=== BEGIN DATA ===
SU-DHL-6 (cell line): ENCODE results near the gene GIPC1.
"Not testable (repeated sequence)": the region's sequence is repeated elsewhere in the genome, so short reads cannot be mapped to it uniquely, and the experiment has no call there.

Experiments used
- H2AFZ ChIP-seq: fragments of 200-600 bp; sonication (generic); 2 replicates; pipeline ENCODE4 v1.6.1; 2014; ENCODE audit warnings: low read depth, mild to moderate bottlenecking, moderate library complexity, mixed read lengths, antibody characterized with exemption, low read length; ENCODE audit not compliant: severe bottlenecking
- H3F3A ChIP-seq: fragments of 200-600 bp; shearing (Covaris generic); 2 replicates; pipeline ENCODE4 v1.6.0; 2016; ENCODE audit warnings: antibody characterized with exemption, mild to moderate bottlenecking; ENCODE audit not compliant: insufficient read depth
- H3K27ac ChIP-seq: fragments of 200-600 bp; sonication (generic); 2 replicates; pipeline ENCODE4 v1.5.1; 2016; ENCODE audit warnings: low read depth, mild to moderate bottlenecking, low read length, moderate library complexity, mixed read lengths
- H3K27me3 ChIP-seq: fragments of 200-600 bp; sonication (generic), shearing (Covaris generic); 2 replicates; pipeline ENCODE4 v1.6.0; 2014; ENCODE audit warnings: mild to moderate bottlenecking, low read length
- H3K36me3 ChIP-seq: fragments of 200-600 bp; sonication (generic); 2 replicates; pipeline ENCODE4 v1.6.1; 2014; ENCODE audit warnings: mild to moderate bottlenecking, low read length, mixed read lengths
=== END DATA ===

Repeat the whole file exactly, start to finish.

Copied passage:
SU-DHL-6 (cell line): ENCODE results near the gene GIPC1.
"Not testable (repeated sequence)": the region's sequence is repeated elsewhere in the genome, so short reads cannot be mapped to it uniquely, and the experiment has no call there.

Experiments used
- H2AFZ ChIP-seq: fragments of 200-600 bp; sonication (generic); 2 replicates; pipeline ENCODE4 v1.6.1; 2014; ENCODE audit warnings: low read depth, mild to moderate bottlenecking, moderate library complexity, mixed read lengths, antibody characterized with exemption, low read length; ENCODE audit not compliant: severe bottlenecking
- H3F3A ChIP-seq: fragments of 200-600 bp; shearing (Covaris generic); 2 replicates; pipeline ENCODE4 v1.6.0; 2016; ENCODE audit warnings: antibody characterized with exemption, mild to moderate bottlenecking; ENCODE audit not compliant: insufficient read depth
- H3K27ac ChIP-seq: fragments of 200-600 bp; sonication (generic); 2 replicates; pipeline ENCODE4 v1.5.1; 2016; ENCODE audit warnings: low read depth, mild to moderate bottlenecking, low read length, moderate library complexity, mixed read lengths
- H3K27me3 ChIP-seq: fragments of 200-600 bp; sonication (generic), shearing (Covaris generic); 2 replicates; pipeline ENCODE4 v1.6.0; 2014; ENCODE audit warnings: mild to moderate bottlenecking, low read length
- H3K36me3 ChIP-seq: fragments of 200-600 bp; sonication (generic); 2 replicates; pipeline ENCODE4 v1.6.1; 2014; ENCODE audit warnings: mild to moderate bottlenecking, low read length, mixed read lengths